By John DePutter & Dave Milne – August 28, 2018
“The Trump administration will spend up to $6.2 billion this fall to shield crop and livestock producers from retaliatory tariffs imposed by China and other trading partners, said Agriculture Secretary Sonny Perdue on Monday.”
– Agriculture.com, Aug. 27, 2018
What it means:
In a nutshell, direct payments like this confuse and obstruct market signals that might otherwise tell producers to plant more, or less, of a certain crop.
In this case, the White House said it plans to compensate American soybean growers to the tune of $1.65 per bu or about $3.6 billion in total for any market injury caused by the government’s trade dust up with China.
Since soybean futures have fallen about $2 per bu since earlier in the year when the trade issue first started to surface, the planned government payout might seem like reasonable compensation. However, it’s important to remember that a good portion of the losses in the soybean market can also rightly be attributed to the likelihood of a record-large American crop this year. At $1.65 per bushel, the soybean subsidy stands out against the rest – the payment for corn is a meagre one cent per bushel and wheat is 14 cents per bushel.
So, when governments start artificially pumping up returns for a certain crop, there’s little or no incentive for farmers to heed the natural call of the market to adjust production accordingly. US and global soybean supplies have been building for a number of years – culminating with what can only be described as a glut for 2018-19.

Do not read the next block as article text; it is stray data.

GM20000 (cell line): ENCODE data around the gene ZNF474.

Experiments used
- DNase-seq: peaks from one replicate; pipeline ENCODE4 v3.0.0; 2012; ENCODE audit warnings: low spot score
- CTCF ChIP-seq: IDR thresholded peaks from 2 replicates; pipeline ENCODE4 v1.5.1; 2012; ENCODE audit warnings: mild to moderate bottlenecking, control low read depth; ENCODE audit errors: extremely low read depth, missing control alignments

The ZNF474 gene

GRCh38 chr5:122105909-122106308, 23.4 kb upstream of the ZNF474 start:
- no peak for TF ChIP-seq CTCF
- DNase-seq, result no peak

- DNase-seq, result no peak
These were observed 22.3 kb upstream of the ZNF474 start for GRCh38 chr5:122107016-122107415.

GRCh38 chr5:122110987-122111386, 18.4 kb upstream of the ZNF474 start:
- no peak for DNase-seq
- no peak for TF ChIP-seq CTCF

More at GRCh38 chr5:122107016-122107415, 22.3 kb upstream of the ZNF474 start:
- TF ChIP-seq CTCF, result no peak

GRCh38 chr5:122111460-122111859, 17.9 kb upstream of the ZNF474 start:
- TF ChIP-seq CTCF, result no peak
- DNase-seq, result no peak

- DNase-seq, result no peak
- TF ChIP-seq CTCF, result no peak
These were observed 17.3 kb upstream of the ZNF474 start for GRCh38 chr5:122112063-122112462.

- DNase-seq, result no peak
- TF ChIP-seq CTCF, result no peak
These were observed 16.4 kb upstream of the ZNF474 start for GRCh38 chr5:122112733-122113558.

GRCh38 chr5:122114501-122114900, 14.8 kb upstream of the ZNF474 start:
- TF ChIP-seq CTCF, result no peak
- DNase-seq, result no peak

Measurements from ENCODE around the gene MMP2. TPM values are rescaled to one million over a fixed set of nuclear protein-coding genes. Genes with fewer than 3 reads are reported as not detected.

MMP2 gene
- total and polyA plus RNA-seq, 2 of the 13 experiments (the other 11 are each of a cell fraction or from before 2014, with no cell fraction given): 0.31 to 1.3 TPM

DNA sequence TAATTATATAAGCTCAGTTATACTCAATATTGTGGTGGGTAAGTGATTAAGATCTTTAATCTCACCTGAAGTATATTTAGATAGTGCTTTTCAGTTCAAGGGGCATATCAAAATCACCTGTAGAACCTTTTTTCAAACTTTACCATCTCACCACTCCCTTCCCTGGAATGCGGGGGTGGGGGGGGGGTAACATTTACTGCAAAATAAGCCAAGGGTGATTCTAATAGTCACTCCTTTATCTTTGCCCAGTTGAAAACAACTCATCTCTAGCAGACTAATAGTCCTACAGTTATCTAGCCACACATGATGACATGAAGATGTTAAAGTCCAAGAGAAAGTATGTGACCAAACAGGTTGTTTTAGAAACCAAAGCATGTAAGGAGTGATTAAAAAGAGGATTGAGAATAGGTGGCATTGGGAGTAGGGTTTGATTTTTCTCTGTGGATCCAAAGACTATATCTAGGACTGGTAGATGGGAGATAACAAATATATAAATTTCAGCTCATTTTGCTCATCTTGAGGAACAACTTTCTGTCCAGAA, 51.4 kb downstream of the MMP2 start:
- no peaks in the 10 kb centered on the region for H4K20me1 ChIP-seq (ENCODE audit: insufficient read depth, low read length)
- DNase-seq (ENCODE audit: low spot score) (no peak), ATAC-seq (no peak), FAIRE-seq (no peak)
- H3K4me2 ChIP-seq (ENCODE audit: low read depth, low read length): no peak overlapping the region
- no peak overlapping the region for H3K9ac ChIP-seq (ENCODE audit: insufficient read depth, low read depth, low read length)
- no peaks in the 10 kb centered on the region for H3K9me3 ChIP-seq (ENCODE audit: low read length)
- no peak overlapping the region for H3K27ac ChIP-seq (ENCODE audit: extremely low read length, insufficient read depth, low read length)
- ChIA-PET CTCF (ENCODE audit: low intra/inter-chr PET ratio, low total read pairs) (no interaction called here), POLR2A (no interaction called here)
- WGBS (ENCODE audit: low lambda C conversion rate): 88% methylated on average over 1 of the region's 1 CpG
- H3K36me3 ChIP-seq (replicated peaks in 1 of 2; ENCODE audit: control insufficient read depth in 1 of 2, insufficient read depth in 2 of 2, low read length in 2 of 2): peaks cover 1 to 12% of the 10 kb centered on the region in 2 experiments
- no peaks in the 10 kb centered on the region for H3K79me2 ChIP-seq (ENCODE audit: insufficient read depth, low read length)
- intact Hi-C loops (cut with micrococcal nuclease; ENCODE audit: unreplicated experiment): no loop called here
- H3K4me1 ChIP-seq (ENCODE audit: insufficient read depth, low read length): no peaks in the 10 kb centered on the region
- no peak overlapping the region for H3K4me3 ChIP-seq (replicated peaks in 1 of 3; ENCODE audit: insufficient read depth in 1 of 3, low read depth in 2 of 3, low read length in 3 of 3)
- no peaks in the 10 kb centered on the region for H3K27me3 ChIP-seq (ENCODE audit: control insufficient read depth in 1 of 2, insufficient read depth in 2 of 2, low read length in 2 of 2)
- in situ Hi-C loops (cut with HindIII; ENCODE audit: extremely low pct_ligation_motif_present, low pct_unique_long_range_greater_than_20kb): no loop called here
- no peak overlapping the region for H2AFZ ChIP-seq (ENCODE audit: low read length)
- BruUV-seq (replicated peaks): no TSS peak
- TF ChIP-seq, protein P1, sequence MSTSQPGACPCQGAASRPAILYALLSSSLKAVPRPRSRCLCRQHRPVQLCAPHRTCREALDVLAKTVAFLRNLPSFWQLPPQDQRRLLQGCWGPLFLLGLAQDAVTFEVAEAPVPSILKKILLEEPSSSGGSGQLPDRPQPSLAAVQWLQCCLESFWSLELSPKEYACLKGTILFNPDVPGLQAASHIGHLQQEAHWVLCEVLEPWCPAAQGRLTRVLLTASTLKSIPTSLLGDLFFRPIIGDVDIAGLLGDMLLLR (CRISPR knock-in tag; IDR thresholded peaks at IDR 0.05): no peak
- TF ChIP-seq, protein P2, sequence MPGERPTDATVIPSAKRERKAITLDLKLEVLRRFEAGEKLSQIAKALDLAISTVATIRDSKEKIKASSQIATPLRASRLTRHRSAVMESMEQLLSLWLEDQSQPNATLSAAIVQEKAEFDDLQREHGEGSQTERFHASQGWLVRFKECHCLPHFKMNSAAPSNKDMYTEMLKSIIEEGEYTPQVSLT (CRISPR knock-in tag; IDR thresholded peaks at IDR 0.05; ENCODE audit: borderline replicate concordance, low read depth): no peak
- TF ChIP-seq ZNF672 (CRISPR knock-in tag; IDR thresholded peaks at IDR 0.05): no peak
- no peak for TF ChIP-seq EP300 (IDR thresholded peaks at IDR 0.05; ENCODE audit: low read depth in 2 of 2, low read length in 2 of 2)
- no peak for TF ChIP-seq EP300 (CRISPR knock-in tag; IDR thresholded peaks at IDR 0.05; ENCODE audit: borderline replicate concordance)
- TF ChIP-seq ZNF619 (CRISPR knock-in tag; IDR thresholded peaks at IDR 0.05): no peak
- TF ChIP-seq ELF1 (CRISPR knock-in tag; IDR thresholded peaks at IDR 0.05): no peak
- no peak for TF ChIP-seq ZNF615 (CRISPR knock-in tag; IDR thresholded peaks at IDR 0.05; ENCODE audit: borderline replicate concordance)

During those years when supplies were building, demand was hot and prices strong, encouraging farmers to produce ever more. But eventually, as supplies start to match or exceed demand, prices fall and the market functions as it should to tell farmers to tap the brakes on production.
With soybean prices where they are now, the market would be clearly telling farmers to cut back in 2019-20. However, with cheques arriving in the mailbox courtesy the government, farmers might simply go ahead and plant the same amount of soybeans – or even more – at a time when they should be cutting back.
The result is a potentially skewed market in which already heavy supplies are overburdened even further.
The government’s cheques won’t last forever. And when they stop arriving in the mailbox, farmers will discover they’ve overproduced to the point it may take an extra-long period to clear the glut and allow prices to work higher again. The situation is doubly worse for farmers in other parts of the world, such as Canada, where the US futures price is the benchmark, and where they are not getting the same government payouts.